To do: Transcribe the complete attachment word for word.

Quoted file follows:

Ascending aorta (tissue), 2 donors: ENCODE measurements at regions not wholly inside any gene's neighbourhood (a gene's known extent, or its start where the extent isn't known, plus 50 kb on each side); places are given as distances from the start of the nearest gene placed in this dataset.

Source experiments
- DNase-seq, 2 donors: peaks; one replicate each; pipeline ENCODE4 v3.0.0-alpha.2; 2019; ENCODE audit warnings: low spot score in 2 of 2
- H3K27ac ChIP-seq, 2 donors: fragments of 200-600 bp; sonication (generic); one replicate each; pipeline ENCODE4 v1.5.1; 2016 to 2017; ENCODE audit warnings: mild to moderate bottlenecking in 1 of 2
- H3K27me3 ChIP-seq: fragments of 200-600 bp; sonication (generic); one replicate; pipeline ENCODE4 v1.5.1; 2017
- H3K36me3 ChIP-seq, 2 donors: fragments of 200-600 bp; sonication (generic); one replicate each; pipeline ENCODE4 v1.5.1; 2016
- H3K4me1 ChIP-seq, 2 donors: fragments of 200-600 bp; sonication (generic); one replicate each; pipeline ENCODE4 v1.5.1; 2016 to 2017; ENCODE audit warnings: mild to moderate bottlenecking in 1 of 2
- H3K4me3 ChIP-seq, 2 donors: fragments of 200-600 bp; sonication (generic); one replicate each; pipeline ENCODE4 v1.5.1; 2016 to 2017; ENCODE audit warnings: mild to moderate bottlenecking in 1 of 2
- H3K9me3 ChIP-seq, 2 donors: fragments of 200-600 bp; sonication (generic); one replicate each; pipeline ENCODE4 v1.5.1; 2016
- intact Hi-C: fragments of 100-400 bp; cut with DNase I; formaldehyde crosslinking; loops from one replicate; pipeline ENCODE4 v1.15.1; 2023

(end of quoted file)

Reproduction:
Ascending aorta (tissue), 2 donors: ENCODE measurements at regions not wholly inside any gene's neighbourhood (a gene's known extent, or its start where the extent isn't known, plus 50 kb on each side); places are given as distances from the start of the nearest gene placed in this dataset.

Source experiments
- DNase-seq, 2 donors: peaks; one replicate each; pipeline ENCODE4 v3.0.0-alpha.2; 2019; ENCODE audit warnings: low spot score in 2 of 2
- H3K27ac ChIP-seq, 2 donors: fragments of 200-600 bp; sonication (generic); one replicate each; pipeline ENCODE4 v1.5.1; 2016 to 2017; ENCODE audit warnings: mild to moderate bottlenecking in 1 of 2
- H3K27me3 ChIP-seq: fragments of 200-600 bp; sonication (generic); one replicate; pipeline ENCODE4 v1.5.1; 2017
- H3K36me3 ChIP-seq, 2 donors: fragments of 200-600 bp; sonication (generic); one replicate each; pipeline ENCODE4 v1.5.1; 2016
- H3K4me1 ChIP-seq, 2 donors: fragments of 200-600 bp; sonication (generic); one replicate each; pipeline ENCODE4 v1.5.1; 2016 to 2017; ENCODE audit warnings: mild to moderate bottlenecking in 1 of 2
- H3K4me3 ChIP-seq, 2 donors: fragments of 200-600 bp; sonication (generic); one replicate each; pipeline ENCODE4 v1.5.1; 2016 to 2017; ENCODE audit warnings: mild to moderate bottlenecking in 1 of 2
- H3K9me3 ChIP-seq, 2 donors: fragments of 200-600 bp; sonication (generic); one replicate each; pipeline ENCODE4 v1.5.1; 2016
- intact Hi-C: fragments of 100-400 bp; cut with DNase I; formaldehyde crosslinking; loops from one replicate; pipeline ENCODE4 v1.15.1; 2023